Compliance with regulations helps in mitigating health and environmental risks associated with recycled plastic. The same chemical safety standards should be applied to material made with recycled plastics as well as products made from virgin plastics.

Manufacturing: The manufacturers should be encouraged, through policy and other measures, to redesign products to allow for a toxics-free circular economy, including the phase-out of toxic chemical additives.

Application-specific considerations: The suitability of recycled plastic for specific applications depends on its purity and the presence of certain chemicals. For example, food-grade recycled plastic requires proper testing and evaluation to be deemed safe.

Transparency and traceability: There is a need for plastic producers and plastic product manufacturers to list plastic ingredients, including additives, on labels. Chemical contents of plastics need to be traceable throughout their entire lifecycle.

Awareness campaigns: Initiating awareness campaigns is essential to enhance public consciousness about the health impacts associated with recycled plastics.

In-depth research and studies: The promotion of research and studies is crucial to heighten awareness and transparency concerning the chemicals present in recycled plastic.

The report quoted past studies that have stated the presence of toxic chemicals in recycled plastic products.

In India, according to the Plastic Waste Management Rules, any plastic waste that can be recycled should be channelized to registered plastic waste recyclers, and all recycling of plastic has to conform to the Indian Standard: IS 14534:1998. BIS has issued standards (IS 14534: 1998 and IS 14535: 1998) for the recovery and recycling of plastic waste, as well as the products that can be manufactured using recycled materials.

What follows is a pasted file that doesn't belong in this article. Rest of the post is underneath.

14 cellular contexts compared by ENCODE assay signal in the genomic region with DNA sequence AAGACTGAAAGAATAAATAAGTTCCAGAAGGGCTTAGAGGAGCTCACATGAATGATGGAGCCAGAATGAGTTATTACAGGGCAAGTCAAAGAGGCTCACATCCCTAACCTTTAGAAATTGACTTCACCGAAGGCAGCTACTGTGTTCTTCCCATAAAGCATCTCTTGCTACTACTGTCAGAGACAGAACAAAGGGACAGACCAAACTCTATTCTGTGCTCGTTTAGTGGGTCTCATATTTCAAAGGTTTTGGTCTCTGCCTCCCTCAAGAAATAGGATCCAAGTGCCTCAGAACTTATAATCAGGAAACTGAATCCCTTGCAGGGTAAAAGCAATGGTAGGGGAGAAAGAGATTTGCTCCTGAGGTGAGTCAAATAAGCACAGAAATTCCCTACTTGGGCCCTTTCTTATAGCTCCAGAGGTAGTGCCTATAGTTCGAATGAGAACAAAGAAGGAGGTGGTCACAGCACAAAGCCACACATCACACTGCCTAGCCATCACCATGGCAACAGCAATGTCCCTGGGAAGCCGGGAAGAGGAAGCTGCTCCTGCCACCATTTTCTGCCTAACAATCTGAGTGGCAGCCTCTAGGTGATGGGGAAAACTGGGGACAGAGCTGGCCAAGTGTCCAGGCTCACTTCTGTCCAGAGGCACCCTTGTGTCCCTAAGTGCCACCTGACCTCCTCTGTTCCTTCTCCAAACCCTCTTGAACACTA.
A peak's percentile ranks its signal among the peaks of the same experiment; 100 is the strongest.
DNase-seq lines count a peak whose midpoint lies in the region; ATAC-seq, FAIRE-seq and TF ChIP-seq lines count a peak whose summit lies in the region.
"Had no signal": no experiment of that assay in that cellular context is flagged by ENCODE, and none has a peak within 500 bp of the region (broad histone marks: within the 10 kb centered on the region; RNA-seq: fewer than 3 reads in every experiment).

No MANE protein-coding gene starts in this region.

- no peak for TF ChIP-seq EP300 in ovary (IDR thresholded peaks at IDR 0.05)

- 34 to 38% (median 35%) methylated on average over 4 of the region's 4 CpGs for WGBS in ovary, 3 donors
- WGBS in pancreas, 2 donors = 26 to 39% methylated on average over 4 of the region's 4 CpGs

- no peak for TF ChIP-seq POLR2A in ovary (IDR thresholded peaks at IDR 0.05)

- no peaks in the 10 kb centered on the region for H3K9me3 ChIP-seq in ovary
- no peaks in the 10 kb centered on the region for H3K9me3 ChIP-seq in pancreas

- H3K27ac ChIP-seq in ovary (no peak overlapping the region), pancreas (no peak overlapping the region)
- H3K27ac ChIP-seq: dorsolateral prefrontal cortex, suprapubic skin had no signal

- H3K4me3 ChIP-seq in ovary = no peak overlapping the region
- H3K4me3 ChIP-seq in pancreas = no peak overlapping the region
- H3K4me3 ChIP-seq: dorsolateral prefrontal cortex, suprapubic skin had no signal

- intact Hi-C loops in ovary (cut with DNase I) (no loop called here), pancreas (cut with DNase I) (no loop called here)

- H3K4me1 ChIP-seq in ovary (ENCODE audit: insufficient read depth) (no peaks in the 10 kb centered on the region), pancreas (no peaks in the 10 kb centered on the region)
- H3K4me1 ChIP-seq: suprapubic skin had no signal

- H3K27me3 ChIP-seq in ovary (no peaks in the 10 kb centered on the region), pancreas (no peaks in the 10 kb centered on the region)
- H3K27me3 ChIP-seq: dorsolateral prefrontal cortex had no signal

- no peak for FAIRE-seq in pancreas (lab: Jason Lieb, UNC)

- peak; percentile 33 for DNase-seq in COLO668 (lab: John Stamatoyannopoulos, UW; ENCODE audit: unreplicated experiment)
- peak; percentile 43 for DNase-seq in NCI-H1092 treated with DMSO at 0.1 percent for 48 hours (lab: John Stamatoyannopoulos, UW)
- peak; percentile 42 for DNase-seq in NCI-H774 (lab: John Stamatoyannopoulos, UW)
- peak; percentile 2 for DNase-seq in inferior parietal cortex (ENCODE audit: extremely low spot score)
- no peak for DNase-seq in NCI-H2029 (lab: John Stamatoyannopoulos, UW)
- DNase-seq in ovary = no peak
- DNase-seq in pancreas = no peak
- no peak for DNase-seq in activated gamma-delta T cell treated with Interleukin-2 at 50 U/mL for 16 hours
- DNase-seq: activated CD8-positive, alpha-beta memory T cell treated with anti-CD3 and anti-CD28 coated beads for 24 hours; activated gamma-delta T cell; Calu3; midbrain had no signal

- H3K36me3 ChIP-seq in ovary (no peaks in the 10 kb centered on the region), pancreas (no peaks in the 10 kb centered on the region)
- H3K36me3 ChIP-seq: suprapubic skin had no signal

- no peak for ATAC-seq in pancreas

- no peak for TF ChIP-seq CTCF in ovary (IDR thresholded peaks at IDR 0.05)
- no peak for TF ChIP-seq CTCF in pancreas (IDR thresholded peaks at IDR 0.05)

According to a report by www.techsciresearch.com, India’s plastic recycling market achieved a total market volume of 54.7 metric tons in 2023 with a projected compound annual growth rate of 10.57% through 2029. It says, at present, 1,419 registered plastic waste processors are operating as per the Plastic Waste Management Rules.

The informal sector and marginalized groups, however, play a pivotal role in recycling in India, contributing a substantial 70% to the overall recycling efforts, the Toxics Links report says. Itinerant waste buyers collect approximately 6.5 to 8.5 tons of plastic waste per day, with household waste collectors accounting for a significant portion. Remarkably, 50-80% of this waste is projected to be recycled, Toxics Links says, quoting a CSE report.

It was, however, not known or stated in the report if the recyclers in the samples were registered or had the requisite permission or expertise to set up recycling units. 

Priti Mahesh told Packaging South Asia that the problem with recycled products is that they are most downcycled, which means they are converted into a different product or into some form of resin, and could have chemical contaminants in them. “There is often no proper labeling on recycled products to indicate information about their sources. We need mandatory standards on labels and the recycling process.”

Asked about big recycling with modern plants and technology, she said even though recycling is projected as an answer to tackle plastic pollution, there are global studies to show the presence of contaminants. “Many companies are not open about the chemical recycling process and the onus lies on the companies to follow all safety protocols.”